The SAP particles of the present disclosure have a core and a surface. According to the present disclosure the SAP particles undergo a surface cross-linking process step, i.e. they are cross-linked in their surface while the number of cross-links in the core of the particle is not substantially increased by the method of the present disclosure.
The term “surface” describes the outer-facing boundaries of the particle. For porous SAP particles, exposed internal surfaces may also belong to the surface. For the present disclosure, “surface” of the SAP particles refers to the complete and continuous outwardly facing 6% volume of the dry SAP particle, whereas “core” refers to 94% of the volume and comprises the inner regions of the dry SAP particle.
Surface cross-linked SAP particles are well known in the art. In surface cross-linking methods of the prior art, a surface cross-linker is applied to the surface of the SAP particles. In a surface cross-linked SAP particle the level of cross-links in the surface of the SAP particle is considerably higher than the level of cross-links in the core of the SAP particle.
Commonly applied surface cross-linkers are thermally activatable surface cross-linkers. The term “thermally activatable surface cross-linkers” refers to surface cross-linkers, which only react upon exposure to increased temperatures, typically around 150° C. Thermally activatable surface cross-linkers known in the prior art are e.g. di- or polyfunctional agents that are capable of building additional cross-links between the polymer chains of the SAPs. Typical thermally activatable surface cross-linkers include, e.g., di- or polyhydric alcohols, or derivatives thereof, capable of forming di- or polyhydric alcohols. Representatives of such agents are alkylene carbonates, ketales, and di- or polyglycidylethers. Moreover, (poly)glycidyl ethers, haloepoxy compounds, polyaldehydes, polyoles and polyamines are also well known thermally activatable surface cross-linkers. The cross-link is for example formed by an esterification reaction between a carboxyl group (comprised by the polymer) and a hydroxyl group (comprised by the surface cross-linker). As typically a relatively big part of the carboxyl groups of the polymer chain is neutralized prior to the polymerization step, commonly only few carboxyl groups are available for this surface cross-linking process known in the art. E.g. in a 70% percent neutralized polymer only 3 out of 10 carboxylic groups are available for covalent surface cross-linking.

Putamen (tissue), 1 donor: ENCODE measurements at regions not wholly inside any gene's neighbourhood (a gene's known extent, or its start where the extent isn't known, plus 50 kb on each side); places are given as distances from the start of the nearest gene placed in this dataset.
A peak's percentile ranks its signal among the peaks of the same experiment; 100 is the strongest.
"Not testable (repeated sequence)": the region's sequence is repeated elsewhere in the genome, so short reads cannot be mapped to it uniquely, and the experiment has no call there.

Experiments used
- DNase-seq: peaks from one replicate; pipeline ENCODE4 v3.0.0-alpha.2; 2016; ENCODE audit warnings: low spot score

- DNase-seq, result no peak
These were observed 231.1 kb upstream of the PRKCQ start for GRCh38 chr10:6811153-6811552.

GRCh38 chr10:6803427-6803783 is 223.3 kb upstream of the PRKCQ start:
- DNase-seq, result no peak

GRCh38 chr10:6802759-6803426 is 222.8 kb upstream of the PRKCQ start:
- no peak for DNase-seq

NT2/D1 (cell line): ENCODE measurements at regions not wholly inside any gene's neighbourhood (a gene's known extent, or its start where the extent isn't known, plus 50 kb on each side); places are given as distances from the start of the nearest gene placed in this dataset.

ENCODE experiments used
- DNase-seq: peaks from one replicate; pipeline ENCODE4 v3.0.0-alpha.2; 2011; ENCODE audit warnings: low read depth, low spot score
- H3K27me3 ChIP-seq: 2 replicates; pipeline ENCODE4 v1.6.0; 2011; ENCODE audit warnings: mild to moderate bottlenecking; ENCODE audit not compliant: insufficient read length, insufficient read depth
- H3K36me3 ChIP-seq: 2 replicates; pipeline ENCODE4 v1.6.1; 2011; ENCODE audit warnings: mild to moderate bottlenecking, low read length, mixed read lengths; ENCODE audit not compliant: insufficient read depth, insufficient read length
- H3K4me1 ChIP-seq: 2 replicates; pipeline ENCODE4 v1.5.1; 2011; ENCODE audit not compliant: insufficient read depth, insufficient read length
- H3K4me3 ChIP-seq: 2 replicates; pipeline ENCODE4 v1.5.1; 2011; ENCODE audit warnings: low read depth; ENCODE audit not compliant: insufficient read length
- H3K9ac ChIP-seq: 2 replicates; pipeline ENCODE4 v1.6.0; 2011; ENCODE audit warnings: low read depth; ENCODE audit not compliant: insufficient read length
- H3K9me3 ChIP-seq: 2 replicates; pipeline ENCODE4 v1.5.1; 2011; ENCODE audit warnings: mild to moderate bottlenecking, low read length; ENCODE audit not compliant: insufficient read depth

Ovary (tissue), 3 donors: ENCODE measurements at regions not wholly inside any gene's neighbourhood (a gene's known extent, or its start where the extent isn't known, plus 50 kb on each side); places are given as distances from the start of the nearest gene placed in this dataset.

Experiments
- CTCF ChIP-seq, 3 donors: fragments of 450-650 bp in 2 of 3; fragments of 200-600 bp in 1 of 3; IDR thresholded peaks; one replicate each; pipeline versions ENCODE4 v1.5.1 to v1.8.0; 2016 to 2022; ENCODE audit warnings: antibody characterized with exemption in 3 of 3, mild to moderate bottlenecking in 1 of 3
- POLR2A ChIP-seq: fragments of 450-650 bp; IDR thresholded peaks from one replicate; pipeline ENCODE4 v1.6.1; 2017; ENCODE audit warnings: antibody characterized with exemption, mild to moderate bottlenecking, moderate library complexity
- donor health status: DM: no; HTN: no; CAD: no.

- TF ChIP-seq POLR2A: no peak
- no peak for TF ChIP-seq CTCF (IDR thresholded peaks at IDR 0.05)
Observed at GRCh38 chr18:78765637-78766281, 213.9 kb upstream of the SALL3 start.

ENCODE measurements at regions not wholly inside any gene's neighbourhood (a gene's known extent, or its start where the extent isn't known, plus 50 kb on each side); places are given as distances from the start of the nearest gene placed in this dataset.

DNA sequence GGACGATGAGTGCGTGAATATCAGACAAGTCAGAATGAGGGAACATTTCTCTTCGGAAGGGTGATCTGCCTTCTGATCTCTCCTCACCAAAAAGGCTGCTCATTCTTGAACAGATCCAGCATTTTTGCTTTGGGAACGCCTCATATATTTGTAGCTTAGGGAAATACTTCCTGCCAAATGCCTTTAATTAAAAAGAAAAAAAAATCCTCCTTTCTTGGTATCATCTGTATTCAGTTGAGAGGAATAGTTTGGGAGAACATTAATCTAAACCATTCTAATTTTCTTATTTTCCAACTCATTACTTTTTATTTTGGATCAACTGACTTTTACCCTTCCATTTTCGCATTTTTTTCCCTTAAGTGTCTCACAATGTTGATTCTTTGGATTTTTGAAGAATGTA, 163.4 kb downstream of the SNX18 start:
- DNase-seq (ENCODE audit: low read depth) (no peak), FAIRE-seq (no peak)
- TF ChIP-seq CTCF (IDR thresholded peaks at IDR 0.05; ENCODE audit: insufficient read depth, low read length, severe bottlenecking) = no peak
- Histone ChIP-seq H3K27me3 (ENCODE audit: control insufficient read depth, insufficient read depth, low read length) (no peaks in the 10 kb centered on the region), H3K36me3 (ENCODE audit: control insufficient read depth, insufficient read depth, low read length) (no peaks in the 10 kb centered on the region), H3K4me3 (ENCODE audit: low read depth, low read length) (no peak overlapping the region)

The method of the present disclosure is used for surface cross-linking of SAP particles. Hence, the polymer chains comprised by the SAP particles already have been cross-linked by a cross-linker known in the art, comprising at least two polymerizable double bonds in the molecule unit.
In the method of the present disclosure, direct covalent bonds between carbon atoms comprised in the backbone of different polymer chains are formed in the surface of the SAP particles.
A “direct covalent bond” according to the present disclosure is a covalent bond wherein polymer chains are bound to each other only via a covalent bond with no intermediate atoms, such as atoms comprised by a cross-linking molecule. In contrast, known cross-linking reactions between polymer chains always result in covalent bonds between these polymer chains, wherein the reaction product of the cross-linking molecule is built in between the polymer chains. Thus, known surface cross-linking reactions do not result in a direct covalent bond but in an indirect covalent bond comprising the reaction product of the cross-linking molecule. The direct covalent bond is formed between a carbon atom in the backbone of a first polymer chain and a carbon atom in the backbone of a second polymer chain. The bonds are formed intra-particulate within the SAP particle, more specifically they are formed in the surface of the SAP particles, while the core of the SAP particles is substantially free of such direct covalent bonds.